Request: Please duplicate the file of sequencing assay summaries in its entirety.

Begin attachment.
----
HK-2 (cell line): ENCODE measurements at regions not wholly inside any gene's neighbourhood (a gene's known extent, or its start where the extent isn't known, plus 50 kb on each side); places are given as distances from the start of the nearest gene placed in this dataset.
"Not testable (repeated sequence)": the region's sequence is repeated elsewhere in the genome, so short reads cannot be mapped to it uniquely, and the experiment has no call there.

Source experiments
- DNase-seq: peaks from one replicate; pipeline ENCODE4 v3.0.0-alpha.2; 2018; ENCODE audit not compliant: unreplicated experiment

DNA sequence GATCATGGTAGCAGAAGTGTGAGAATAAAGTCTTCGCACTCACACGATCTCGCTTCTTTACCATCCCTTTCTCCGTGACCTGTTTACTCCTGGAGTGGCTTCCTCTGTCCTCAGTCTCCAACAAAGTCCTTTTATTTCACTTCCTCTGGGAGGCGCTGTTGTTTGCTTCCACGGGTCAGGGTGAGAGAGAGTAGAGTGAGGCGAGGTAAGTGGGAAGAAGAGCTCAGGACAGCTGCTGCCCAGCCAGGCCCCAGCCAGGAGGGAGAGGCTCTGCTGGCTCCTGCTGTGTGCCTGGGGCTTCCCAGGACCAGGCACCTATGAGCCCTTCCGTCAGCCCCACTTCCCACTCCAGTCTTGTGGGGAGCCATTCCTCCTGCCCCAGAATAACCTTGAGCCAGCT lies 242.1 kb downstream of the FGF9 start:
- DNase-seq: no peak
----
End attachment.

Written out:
HK-2 (cell line): ENCODE measurements at regions not wholly inside any gene's neighbourhood (a gene's known extent, or its start where the extent isn't known, plus 50 kb on each side); places are given as distances from the start of the nearest gene placed in this dataset.
"Not testable (repeated sequence)": the region's sequence is repeated elsewhere in the genome, so short reads cannot be mapped to it uniquely, and the experiment has no call there.

Source experiments
- DNase-seq: peaks from one replicate; pipeline ENCODE4 v3.0.0-alpha.2; 2018; ENCODE audit not compliant: unreplicated experiment

DNA sequence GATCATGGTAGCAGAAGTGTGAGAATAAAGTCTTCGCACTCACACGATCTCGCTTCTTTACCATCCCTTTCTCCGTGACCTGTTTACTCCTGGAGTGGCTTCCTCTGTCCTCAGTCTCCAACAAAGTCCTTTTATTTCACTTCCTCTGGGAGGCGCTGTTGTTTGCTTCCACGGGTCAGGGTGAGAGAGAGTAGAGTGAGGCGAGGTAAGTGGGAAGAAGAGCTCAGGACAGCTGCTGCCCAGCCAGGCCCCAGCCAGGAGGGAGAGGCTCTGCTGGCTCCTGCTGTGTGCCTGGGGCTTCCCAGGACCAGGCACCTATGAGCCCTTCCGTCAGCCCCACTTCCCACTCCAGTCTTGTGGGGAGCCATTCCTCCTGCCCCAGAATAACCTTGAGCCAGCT lies 242.1 kb downstream of the FGF9 start:
- DNase-seq: no peak